Figure 7 shows an example of an animation showing three-dimensional imaging of the hamster cheek pouch. In one animation, Fig. 7(a), the three-dimensional data is viewed in sequential transverse slices, corresponding to the normal OCT view. The animation enables features such as the epithelial layer, muscular layers, connective tissue, as well as two large blood vessels to be tracked through successive image planes. In a second animation, Fig. 7(b), the three-dimensional data is viewed using en face slices at different depths, perpendicular to the normal OCT view, corresponding to the view typically provided by confocal microscopy. The en face slices enable larger scale features such as folds in the epithelium to be better visualized than in the transverse slices. Figure 8 shows a rendered volume of the hamster cheek pouch constructed from the three-dimensional data set. The animation shows the tissue volume as viewed from arbitrary virtual perspectives.

 

Fig. 7. Three-dimensional volume imaging using in vivo ultrahigh resolution OCT images acquired at 3.2 frames per second. (a). (2.3 MB) Movie showing sequential transverse slices of hamster cheek pouch with two large vessels, corresponding to the normal OCT view (6.0 MB version). (b) (2.4 MB) Movie showing en face slices at different depths, perpendicular to the OCT view, allowing features such as epithelial folds and vessels to be visualized (8.3 MB version). The rendered volumes cover 2.4 mm×1.0 mm×1.8 mm.

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Fig. 8. (2.4 MB) Movie showing rendered volume of hamster cheek pouch constructed from a three-dimensional dataset. The tissue volume can be viewed from arbitrary virtual perspectives. The rendered volume covers 2.4 mm×1.0 mm by approximately 1.8 mm.

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Figure 9 shows examples of three-dimensional imaging in human skin. In Fig. 9(a), the volume data is viewed in en face slices at different depths through the human fingerpad. Structures such as ridges in the stratum corneum associated with the fingerprint are clearly visible in the animation. Sweat ducts can also be clearly seen spiraling along the ridges of the fingerpad through the stratum corneum and into the epithelium. Three-dimensional rendering and segmentation can be performed as shown in Fig. 9(b), enabling the density of sweat ducts as well as individual ducts to be assessed (inset). Other structures such as the rete ridges in the junction between the epithelium and dermis can also be visualized.

 

Fig. 9. (a) (2.2 MB) Movie showing en face slices of human fingerpad created from cross-sectional images. Spiraling sweat ducts are seen along the fingerpad ridges (2.25×0.75×1.8 mm) (8.3 MB version). (b) (2.3 MB) Movie showing 3D rendering and segmentation of sweat ducts (6.2 MB version). [Media 7] Duct density as well as individual ducts can be assessed (1.7 MB). [Media 9]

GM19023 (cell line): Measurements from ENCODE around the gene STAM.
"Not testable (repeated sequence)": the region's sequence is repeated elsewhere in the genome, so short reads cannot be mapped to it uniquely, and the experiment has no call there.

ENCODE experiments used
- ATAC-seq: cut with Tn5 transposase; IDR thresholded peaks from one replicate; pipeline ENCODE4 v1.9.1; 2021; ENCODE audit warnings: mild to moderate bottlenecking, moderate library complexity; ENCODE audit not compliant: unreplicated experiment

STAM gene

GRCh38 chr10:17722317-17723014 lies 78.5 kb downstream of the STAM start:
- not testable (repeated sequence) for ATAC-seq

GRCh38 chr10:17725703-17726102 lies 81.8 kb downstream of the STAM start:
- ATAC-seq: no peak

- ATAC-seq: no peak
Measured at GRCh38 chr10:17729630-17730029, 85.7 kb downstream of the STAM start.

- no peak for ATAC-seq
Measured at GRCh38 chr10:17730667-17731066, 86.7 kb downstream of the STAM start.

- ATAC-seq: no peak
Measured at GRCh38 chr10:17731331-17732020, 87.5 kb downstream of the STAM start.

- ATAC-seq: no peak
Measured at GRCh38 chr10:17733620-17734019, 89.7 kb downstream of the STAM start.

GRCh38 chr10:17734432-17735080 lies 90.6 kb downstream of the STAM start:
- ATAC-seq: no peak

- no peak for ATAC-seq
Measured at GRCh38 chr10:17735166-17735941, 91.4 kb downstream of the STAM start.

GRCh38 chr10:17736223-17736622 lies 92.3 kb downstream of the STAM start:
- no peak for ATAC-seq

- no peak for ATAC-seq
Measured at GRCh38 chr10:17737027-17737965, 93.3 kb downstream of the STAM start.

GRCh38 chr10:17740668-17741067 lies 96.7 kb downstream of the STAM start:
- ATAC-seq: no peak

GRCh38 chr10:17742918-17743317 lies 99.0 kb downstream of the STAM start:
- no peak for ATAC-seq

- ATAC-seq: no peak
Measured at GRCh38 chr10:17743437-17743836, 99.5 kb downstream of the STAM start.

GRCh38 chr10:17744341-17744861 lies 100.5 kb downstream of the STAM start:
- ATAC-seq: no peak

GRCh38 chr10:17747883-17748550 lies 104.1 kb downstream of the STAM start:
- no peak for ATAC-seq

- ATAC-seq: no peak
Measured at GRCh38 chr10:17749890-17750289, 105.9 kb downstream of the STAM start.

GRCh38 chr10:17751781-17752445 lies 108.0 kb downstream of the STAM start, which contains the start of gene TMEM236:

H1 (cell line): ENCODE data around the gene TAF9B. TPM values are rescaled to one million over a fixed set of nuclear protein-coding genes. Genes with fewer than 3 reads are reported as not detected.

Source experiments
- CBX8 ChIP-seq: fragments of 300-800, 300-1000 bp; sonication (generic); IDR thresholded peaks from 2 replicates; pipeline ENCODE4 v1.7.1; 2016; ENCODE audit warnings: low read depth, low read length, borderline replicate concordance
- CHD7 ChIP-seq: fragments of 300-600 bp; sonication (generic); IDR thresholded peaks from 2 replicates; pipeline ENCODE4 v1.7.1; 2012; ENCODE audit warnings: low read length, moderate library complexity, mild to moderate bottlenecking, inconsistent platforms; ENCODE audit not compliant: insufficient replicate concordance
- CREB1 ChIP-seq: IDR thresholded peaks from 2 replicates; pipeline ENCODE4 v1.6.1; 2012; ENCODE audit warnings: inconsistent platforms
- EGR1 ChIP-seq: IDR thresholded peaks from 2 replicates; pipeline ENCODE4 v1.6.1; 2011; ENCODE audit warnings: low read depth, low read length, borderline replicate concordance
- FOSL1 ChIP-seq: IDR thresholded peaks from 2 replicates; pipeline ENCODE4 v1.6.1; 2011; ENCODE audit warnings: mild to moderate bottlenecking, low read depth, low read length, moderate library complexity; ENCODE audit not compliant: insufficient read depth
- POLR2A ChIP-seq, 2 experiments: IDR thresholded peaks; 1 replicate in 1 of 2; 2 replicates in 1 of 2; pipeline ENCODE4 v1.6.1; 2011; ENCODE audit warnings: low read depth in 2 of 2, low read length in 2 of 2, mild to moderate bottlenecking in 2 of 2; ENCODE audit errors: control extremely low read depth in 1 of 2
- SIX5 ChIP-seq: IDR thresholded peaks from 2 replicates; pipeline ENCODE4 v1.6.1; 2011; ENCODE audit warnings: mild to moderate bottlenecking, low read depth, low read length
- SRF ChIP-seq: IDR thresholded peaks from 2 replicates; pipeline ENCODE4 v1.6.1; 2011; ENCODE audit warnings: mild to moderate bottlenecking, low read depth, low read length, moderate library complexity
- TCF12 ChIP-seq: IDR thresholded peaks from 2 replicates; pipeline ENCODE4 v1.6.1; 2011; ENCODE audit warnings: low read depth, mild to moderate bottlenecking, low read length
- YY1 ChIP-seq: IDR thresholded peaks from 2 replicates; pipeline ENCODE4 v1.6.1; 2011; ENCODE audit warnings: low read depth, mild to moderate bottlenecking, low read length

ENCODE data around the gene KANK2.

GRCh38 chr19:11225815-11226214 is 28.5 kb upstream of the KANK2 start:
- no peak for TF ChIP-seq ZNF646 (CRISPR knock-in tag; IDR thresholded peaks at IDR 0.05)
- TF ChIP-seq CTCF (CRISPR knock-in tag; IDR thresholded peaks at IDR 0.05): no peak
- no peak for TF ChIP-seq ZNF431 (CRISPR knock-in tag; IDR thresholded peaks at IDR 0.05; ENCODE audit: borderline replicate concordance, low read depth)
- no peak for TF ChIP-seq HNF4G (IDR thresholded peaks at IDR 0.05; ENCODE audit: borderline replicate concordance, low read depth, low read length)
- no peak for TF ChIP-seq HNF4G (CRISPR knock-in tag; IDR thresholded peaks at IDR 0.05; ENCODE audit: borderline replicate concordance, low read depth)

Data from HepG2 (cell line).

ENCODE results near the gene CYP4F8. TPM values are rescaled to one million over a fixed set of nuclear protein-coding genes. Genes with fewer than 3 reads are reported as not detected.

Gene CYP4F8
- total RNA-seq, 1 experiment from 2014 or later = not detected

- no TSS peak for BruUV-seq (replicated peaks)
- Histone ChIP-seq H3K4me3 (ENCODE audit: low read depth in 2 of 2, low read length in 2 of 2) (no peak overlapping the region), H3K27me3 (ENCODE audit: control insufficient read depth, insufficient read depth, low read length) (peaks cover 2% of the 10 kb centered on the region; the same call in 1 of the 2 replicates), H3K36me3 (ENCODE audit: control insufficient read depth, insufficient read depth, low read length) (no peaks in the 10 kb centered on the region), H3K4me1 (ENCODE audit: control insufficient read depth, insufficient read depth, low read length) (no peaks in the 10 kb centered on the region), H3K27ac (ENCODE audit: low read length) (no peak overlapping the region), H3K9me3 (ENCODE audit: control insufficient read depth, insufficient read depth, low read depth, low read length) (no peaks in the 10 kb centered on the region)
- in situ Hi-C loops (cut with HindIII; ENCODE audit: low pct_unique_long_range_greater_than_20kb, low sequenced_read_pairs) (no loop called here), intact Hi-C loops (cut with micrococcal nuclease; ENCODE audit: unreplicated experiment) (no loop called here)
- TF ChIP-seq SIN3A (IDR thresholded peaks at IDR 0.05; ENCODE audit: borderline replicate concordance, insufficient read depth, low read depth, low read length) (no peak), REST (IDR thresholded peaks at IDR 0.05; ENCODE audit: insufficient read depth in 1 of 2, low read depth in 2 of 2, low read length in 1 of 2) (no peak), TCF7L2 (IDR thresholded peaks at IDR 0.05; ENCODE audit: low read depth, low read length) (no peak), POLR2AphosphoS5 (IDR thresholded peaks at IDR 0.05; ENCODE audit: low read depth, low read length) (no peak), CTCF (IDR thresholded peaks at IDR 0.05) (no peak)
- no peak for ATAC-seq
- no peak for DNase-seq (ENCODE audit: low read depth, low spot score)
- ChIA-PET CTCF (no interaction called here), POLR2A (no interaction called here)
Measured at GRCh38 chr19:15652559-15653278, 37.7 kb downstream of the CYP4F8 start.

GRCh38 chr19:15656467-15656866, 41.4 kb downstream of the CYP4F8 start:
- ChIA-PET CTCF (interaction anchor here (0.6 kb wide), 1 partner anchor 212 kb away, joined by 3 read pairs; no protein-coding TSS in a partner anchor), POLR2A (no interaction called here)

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4. Conclusion

In conclusion, we have demonstrated a new, high performance light source for high-speed, ultrahigh resolution OCT imaging. Bandwidths of 140 nm in the 1300 nm wavelength range are achieved, yielding axial resolutions of <5 µm in tissue. Output powers of 330 mW enable high-speed, OCT imaging in vivo. The axial resolution of <5 µm is comparable to that achieved using much more complex femtosecond solid state sources such as the Cr:Forsterite laser. Output powers are comparable to or better than those available from femtosecond lasers, and more than one order of magnitude higher than superluminescent diode sources.

Since this light source is all-fiber, it requires no alignment and provides completely turnkey operation. The source is extremely compact, measuring only 25×25×20 cm, and can easily be integrated into portable OCT systems. Excess noise is relatively high, but can be reduced using dual-balanced detection. Further reduction in noise should be possible by reducing parasitic feedback effects in the fiber splices and by techniques such as active seeding of the Raman process. Broader output bandwidths should be achievable using higher pump power Yb-fiber lasers and different fiber geometries. The bandwidth will ultimately be limited by the water absorption of microstructure fibers which reduces the effective interaction length of the Raman scattering. The current cost of the source is still relatively high due to the cost of the microstructure fiber. However, since demand for microstructure fiber is increasing, the price of these fibers is decreasing and can be expected to approach that of other specialty fibers. The cost of continuous-wave Yb-fiber lasers has also dramatically decreased in recent years. The cost of fiber Raman continuum light sources will therefore be significantly lower than that of bulk solid-state femtosecond laser-based light sources. The high performance and ease of use of the fiber Raman continuum source promises to enable a wide range of new ultrahigh resolution, high-speed, OCT imaging applications.

Acknowledgments